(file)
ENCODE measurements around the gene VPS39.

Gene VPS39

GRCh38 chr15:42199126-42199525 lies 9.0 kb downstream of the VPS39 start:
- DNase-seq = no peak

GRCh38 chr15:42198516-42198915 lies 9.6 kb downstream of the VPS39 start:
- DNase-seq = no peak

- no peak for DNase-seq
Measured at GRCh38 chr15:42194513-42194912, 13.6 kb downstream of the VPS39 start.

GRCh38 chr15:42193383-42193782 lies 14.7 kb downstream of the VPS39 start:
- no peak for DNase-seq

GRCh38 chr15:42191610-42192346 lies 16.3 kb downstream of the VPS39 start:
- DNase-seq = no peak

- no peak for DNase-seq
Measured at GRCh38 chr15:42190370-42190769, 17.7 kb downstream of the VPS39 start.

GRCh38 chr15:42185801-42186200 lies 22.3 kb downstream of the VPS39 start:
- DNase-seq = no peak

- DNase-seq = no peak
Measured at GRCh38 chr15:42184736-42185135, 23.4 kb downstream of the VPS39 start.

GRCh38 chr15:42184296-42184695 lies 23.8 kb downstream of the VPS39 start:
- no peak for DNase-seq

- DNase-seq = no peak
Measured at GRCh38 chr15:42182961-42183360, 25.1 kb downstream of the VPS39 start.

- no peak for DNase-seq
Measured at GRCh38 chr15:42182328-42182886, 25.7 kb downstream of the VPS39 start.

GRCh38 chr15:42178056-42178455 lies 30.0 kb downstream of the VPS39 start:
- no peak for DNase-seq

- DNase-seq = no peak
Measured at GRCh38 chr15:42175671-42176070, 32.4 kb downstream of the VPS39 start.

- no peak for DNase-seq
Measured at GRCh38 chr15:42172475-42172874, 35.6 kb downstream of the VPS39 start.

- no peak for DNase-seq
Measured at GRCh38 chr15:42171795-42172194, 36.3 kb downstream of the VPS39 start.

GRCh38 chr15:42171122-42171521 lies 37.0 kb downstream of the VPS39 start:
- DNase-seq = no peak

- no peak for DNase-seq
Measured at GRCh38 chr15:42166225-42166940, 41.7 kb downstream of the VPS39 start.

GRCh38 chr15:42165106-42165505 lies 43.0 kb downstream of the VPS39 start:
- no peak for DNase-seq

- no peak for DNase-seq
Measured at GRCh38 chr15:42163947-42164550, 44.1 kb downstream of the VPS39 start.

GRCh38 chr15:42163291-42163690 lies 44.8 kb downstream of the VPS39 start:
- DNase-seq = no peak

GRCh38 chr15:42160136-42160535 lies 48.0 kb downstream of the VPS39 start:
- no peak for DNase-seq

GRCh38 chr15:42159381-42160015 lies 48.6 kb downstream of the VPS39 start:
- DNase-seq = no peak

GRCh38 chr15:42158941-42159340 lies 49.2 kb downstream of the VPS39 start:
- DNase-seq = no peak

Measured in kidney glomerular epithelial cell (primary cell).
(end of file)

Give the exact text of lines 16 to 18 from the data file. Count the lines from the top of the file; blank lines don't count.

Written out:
- DNase-seq = no peak

- DNase-seq = no peak
Measured at GRCh38 chr15:42184736-42185135, 23.4 kb downstream of the VPS39 start.